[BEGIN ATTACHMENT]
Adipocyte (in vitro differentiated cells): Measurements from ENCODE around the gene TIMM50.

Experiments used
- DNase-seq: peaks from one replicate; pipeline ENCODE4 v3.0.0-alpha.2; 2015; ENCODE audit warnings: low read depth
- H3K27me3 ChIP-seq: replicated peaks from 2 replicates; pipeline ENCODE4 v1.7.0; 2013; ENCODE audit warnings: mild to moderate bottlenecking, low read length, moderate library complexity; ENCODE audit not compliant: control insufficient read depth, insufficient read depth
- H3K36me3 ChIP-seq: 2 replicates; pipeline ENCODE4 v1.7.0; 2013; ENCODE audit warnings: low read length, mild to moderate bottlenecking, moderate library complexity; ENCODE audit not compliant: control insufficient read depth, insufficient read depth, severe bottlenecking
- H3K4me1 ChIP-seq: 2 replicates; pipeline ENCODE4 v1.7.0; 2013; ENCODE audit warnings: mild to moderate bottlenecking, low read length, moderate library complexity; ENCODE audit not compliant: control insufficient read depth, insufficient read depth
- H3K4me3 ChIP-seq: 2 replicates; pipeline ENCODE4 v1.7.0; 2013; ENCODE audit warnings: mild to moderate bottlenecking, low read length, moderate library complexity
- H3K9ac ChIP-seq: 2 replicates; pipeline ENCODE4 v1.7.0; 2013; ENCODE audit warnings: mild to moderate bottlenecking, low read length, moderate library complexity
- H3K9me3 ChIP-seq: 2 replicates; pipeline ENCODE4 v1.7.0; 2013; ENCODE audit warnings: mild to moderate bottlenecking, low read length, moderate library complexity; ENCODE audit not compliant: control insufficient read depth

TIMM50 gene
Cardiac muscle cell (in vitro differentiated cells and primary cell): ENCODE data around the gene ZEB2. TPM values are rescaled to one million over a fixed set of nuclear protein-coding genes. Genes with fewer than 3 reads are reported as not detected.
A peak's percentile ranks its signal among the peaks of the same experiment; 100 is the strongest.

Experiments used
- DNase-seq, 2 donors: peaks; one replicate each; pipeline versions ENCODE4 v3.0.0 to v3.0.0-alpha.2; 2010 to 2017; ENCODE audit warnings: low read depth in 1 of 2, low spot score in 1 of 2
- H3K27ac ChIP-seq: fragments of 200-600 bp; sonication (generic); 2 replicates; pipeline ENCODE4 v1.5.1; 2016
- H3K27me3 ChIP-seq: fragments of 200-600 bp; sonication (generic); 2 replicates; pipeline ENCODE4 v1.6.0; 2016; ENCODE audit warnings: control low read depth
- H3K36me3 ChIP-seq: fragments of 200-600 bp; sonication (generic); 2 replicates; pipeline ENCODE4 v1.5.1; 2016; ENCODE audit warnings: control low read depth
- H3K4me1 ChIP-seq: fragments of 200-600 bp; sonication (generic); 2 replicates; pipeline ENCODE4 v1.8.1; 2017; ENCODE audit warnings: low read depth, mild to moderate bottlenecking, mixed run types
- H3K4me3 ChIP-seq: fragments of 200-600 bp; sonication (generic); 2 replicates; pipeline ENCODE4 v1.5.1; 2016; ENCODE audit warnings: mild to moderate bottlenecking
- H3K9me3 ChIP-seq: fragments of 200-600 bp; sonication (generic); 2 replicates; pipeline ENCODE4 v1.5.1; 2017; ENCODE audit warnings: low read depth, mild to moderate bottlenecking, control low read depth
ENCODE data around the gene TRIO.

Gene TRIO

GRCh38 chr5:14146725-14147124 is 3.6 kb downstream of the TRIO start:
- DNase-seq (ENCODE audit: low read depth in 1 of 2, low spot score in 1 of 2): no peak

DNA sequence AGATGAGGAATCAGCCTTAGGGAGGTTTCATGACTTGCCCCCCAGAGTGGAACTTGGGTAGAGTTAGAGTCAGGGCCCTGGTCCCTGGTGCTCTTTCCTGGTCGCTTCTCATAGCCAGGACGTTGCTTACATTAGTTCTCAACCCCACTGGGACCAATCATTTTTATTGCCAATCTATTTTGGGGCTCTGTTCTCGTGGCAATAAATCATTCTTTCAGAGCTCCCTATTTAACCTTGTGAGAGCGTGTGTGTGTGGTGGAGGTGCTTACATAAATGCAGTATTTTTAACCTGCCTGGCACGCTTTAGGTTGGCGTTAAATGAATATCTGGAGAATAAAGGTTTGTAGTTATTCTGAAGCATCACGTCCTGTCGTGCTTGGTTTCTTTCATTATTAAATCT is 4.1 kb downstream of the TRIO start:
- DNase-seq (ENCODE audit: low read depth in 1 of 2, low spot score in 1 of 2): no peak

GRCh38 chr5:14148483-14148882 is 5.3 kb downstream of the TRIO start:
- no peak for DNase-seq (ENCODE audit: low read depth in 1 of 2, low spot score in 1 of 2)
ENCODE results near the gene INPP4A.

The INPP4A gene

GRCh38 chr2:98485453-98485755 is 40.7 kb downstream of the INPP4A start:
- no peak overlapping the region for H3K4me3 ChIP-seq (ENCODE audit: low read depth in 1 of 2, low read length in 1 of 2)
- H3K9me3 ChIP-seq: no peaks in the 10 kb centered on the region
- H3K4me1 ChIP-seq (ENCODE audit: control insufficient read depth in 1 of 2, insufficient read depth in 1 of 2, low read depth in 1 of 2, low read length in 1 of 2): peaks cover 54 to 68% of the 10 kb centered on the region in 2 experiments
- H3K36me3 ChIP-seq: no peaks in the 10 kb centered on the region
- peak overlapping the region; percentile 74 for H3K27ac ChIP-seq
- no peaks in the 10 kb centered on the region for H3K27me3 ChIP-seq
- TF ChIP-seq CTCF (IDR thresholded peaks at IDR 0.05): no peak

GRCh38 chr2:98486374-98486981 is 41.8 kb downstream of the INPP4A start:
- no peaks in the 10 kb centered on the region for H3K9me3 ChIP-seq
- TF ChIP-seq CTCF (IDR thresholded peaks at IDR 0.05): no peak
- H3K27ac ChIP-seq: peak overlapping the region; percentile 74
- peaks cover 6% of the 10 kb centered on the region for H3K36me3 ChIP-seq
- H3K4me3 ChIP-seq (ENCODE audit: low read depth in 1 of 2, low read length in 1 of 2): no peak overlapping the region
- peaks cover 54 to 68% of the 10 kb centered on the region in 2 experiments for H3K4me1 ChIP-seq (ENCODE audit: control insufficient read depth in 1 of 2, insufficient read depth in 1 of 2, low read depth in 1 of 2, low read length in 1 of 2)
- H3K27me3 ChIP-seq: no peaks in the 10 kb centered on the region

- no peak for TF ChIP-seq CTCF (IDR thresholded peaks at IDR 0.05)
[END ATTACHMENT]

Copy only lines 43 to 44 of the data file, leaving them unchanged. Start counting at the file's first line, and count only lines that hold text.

- peaks cover 6% of the 10 kb centered on the region for H3K36me3 ChIP-seq
- H3K4me3 ChIP-seq (ENCODE audit: low read depth in 1 of 2, low read length in 1 of 2): no peak overlapping the region